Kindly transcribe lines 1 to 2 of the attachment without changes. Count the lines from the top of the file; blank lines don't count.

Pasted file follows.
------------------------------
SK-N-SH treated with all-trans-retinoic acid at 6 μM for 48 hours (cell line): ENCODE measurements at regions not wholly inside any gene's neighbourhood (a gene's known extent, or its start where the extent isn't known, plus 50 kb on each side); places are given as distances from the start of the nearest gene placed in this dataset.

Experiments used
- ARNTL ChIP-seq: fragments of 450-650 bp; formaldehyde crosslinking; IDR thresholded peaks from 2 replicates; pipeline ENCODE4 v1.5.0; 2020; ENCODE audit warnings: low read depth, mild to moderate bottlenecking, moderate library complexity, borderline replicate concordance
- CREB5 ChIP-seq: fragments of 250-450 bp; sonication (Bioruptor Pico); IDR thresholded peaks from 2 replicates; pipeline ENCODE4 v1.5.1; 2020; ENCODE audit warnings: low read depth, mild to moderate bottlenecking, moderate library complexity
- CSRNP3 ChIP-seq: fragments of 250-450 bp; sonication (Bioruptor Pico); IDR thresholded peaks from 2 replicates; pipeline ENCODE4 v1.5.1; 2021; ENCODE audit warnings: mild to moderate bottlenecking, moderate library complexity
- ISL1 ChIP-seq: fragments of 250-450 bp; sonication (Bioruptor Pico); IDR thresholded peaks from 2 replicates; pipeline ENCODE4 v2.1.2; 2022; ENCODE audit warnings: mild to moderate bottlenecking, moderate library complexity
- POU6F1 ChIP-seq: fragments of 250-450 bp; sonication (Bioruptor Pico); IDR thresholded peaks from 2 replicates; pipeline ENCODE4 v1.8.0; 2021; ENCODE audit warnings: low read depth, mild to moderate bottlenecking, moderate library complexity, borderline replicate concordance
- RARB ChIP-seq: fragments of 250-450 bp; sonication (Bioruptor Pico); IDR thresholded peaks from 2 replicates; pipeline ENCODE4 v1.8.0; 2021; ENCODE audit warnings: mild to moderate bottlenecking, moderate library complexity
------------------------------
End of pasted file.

SK-N-SH treated with all-trans-retinoic acid at 6 μM for 48 hours (cell line): ENCODE measurements at regions not wholly inside any gene's neighbourhood (a gene's known extent, or its start where the extent isn't known, plus 50 kb on each side); places are given as distances from the start of the nearest gene placed in this dataset.

Experiments used